R. H. (Bob) Fryer | Historical Studies in Industrial Relations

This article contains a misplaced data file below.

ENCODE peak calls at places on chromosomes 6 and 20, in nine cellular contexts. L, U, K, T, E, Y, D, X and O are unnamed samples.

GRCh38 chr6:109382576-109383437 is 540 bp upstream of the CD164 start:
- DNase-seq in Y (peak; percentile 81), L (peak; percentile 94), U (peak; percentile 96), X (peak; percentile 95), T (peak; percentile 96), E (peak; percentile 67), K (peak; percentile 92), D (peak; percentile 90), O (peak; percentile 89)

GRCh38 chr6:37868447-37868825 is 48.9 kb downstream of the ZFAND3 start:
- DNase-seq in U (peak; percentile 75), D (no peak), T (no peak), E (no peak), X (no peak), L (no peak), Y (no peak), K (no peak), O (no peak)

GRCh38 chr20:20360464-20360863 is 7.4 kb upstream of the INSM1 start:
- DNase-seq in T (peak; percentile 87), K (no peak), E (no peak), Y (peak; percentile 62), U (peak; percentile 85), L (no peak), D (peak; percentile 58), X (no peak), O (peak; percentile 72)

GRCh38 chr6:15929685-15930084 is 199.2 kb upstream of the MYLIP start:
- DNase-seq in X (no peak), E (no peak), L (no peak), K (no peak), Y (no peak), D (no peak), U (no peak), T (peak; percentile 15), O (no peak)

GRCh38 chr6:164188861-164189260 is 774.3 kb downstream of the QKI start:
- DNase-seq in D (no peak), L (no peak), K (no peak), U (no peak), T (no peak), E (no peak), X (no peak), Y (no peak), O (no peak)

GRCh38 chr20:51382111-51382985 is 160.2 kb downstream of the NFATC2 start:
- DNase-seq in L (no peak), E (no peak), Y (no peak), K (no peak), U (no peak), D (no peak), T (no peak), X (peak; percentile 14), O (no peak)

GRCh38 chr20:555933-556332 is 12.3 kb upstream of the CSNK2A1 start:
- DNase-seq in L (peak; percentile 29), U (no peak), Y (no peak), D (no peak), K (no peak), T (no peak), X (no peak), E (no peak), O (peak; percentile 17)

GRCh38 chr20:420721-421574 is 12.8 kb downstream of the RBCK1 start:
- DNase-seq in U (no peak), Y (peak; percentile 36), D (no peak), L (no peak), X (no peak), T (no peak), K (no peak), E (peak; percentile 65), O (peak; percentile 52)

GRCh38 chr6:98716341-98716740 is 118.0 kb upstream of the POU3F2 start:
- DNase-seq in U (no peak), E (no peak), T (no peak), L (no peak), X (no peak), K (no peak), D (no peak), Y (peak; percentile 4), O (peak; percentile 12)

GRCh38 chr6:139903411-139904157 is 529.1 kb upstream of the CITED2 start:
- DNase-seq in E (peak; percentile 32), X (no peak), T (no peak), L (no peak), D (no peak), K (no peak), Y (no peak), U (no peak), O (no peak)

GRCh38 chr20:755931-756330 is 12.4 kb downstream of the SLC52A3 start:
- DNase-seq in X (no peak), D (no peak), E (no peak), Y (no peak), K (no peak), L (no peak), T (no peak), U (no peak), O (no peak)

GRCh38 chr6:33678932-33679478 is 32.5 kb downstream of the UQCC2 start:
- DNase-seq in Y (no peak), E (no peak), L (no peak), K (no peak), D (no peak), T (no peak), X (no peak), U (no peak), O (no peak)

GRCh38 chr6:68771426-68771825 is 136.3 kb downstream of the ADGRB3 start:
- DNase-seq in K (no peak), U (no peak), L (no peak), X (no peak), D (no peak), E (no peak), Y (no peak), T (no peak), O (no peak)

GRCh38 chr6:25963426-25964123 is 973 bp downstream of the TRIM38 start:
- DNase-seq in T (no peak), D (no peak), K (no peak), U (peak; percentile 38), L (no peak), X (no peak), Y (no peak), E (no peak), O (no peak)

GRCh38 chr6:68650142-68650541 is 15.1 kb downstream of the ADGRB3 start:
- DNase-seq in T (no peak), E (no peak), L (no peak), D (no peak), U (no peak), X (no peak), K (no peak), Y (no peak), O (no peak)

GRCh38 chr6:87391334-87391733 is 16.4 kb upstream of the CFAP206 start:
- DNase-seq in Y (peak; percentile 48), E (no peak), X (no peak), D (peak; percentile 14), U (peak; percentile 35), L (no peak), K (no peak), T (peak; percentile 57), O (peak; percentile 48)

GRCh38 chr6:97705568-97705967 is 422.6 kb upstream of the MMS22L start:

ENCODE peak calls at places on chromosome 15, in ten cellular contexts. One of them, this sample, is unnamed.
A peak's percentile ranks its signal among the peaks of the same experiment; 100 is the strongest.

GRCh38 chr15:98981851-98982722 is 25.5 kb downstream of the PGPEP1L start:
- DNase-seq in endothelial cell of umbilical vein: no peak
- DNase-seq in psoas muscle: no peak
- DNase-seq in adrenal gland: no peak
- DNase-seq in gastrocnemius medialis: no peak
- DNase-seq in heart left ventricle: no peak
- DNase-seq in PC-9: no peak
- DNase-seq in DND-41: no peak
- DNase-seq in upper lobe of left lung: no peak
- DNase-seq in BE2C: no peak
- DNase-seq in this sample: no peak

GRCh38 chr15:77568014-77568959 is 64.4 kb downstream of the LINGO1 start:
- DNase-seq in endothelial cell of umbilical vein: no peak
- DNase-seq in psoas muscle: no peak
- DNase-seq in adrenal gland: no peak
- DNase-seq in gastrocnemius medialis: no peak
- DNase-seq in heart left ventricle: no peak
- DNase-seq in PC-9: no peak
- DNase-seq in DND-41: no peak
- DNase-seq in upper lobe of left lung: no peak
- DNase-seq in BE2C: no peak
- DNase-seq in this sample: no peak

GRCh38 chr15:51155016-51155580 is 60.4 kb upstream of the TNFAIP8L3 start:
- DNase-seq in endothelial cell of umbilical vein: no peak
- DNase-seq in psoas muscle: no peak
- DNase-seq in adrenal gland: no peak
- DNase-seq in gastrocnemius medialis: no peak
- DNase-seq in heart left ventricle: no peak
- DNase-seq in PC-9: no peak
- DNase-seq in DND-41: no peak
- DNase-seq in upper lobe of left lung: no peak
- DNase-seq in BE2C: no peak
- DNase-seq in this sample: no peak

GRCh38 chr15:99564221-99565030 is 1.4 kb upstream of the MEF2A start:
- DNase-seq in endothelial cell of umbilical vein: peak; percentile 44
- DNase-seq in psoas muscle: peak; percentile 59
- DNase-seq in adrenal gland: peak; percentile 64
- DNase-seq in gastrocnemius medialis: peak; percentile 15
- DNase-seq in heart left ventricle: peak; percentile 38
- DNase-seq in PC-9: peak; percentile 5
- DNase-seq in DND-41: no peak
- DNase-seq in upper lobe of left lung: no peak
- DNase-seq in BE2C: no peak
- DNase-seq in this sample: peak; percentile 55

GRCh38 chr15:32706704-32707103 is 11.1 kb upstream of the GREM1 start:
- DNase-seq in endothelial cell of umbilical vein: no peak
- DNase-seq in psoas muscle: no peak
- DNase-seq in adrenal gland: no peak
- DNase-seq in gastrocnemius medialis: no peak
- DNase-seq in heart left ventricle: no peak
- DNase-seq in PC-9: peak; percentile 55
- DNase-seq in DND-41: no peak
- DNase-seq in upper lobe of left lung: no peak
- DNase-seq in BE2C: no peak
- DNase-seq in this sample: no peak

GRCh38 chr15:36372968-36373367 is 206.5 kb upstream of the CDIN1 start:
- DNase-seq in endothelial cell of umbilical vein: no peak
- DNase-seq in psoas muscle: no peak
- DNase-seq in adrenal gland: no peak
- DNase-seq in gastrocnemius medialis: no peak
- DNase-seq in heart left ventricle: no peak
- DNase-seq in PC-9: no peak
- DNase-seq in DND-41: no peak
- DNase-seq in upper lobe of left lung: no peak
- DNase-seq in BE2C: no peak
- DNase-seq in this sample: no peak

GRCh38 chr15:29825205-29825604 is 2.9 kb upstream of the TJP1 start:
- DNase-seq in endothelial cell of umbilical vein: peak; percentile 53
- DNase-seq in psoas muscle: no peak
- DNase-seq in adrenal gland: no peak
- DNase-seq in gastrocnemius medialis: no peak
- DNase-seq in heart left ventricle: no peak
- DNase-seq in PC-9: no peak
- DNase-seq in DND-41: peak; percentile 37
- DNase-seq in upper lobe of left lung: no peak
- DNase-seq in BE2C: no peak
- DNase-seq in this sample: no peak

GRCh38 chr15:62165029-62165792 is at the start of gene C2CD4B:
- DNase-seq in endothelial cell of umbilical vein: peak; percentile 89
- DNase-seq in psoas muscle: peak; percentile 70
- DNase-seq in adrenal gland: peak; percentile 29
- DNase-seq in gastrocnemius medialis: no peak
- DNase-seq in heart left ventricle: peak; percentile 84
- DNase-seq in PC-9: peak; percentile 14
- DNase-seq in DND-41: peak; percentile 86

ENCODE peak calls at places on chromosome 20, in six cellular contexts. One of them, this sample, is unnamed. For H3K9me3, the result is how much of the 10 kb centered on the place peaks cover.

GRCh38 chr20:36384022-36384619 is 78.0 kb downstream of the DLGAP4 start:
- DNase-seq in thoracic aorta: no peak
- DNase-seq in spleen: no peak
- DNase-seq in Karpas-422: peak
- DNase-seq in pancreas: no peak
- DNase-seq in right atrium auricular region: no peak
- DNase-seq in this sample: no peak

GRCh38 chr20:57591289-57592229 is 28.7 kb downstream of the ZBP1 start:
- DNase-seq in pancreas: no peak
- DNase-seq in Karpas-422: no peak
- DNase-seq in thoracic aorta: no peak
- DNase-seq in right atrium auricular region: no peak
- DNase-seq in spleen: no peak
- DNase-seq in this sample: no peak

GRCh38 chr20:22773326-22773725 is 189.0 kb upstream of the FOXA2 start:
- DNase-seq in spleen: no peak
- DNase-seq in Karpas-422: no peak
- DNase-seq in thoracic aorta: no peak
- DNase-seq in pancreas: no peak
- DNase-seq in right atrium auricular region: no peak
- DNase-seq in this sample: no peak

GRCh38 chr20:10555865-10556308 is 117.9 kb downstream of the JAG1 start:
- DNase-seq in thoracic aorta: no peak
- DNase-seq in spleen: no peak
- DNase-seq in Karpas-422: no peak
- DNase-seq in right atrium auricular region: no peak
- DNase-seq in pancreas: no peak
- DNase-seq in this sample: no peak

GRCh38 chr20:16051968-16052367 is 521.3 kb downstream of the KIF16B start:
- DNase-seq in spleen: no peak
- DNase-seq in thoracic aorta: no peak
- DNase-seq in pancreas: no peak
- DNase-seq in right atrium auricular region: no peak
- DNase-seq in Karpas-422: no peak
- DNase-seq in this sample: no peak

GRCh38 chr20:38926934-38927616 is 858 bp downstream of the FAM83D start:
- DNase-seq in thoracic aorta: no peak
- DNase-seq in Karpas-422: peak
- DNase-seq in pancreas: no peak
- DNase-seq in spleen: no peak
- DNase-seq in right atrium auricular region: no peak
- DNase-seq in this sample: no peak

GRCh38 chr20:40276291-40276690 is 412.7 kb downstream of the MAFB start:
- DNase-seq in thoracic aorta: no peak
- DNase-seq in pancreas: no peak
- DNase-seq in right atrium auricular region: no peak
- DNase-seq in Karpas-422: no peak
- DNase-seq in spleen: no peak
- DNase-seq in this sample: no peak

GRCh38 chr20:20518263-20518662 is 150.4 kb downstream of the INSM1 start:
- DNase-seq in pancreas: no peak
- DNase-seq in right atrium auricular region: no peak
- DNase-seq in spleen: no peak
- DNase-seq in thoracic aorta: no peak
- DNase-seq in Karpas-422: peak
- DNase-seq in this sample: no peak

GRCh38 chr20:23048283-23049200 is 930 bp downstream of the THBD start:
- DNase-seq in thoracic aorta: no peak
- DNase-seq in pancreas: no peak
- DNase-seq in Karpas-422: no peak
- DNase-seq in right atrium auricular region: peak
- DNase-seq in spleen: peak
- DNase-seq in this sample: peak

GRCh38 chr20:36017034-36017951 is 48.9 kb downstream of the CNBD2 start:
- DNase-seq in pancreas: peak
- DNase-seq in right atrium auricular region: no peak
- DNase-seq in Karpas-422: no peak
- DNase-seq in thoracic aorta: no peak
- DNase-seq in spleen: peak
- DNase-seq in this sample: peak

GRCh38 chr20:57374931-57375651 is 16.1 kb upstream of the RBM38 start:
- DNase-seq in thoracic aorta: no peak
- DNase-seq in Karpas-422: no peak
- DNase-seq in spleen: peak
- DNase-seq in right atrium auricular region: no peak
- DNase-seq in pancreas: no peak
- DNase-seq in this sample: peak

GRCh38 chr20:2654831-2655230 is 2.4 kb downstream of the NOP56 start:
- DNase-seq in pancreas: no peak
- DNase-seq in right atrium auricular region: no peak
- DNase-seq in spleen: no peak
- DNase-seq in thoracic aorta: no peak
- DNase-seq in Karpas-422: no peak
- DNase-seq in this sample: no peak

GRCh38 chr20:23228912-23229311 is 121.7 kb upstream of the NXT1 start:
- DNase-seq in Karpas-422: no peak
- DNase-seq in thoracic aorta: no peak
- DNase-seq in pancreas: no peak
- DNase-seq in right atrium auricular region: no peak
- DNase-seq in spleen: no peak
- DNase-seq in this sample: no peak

In January 1975, the National Union of Public Employees (NUPE) held a special national conference to discuss proposals from the national executive council (NEC) to reform the union’s long-standing mode of operation, organization, and government. The preceding years had seen NUPE members in the forefront of industrial action across the public sector, which was facing financial pressures and being radically restructured. New payment and management systems were being introduced. In a significant departure, NUPE had recently established union stewards. Bob Fryer and a team at Warwick University were commissioned to make recommendations to restructure the union. Their report proposed the devolution of authority and power, the strengthening of local organization and representation (in particular by strengthening the role of union stewards), increased women’s representation throughout the union (in particular ‘reserved seats’ for women on the NEC and divisional councils), and increased accountability for both elected lay officers and paid full-time officials. The report was accepted and NUPE began a radical new phase.